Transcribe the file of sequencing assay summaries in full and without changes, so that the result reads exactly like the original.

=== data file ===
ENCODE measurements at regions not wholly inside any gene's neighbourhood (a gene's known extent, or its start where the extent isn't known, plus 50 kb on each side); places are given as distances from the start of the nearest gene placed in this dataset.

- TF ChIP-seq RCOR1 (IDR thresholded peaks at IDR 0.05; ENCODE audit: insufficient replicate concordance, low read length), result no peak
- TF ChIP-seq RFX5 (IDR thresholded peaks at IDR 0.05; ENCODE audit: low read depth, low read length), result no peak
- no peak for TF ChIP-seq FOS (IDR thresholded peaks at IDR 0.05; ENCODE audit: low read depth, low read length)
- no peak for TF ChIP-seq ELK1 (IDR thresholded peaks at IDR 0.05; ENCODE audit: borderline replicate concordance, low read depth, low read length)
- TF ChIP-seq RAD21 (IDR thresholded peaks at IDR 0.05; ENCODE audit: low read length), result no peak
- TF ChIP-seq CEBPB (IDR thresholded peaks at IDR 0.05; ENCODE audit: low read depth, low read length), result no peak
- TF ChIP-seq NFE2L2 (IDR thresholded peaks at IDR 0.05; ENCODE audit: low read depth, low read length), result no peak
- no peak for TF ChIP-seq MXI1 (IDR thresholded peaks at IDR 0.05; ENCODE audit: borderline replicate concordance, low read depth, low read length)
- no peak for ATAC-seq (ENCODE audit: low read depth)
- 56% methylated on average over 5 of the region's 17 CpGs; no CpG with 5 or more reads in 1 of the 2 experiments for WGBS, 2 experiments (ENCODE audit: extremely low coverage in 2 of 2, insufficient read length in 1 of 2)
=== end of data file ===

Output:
ENCODE measurements at regions not wholly inside any gene's neighbourhood (a gene's known extent, or its start where the extent isn't known, plus 50 kb on each side); places are given as distances from the start of the nearest gene placed in this dataset.

- TF ChIP-seq RCOR1 (IDR thresholded peaks at IDR 0.05; ENCODE audit: insufficient replicate concordance, low read length), result no peak
- TF ChIP-seq RFX5 (IDR thresholded peaks at IDR 0.05; ENCODE audit: low read depth, low read length), result no peak
- no peak for TF ChIP-seq FOS (IDR thresholded peaks at IDR 0.05; ENCODE audit: low read depth, low read length)
- no peak for TF ChIP-seq ELK1 (IDR thresholded peaks at IDR 0.05; ENCODE audit: borderline replicate concordance, low read depth, low read length)
- TF ChIP-seq RAD21 (IDR thresholded peaks at IDR 0.05; ENCODE audit: low read length), result no peak
- TF ChIP-seq CEBPB (IDR thresholded peaks at IDR 0.05; ENCODE audit: low read depth, low read length), result no peak
- TF ChIP-seq NFE2L2 (IDR thresholded peaks at IDR 0.05; ENCODE audit: low read depth, low read length), result no peak
- no peak for TF ChIP-seq MXI1 (IDR thresholded peaks at IDR 0.05; ENCODE audit: borderline replicate concordance, low read depth, low read length)
- no peak for ATAC-seq (ENCODE audit: low read depth)
- 56% methylated on average over 5 of the region's 17 CpGs; no CpG with 5 or more reads in 1 of the 2 experiments for WGBS, 2 experiments (ENCODE audit: extremely low coverage in 2 of 2, insufficient read length in 1 of 2)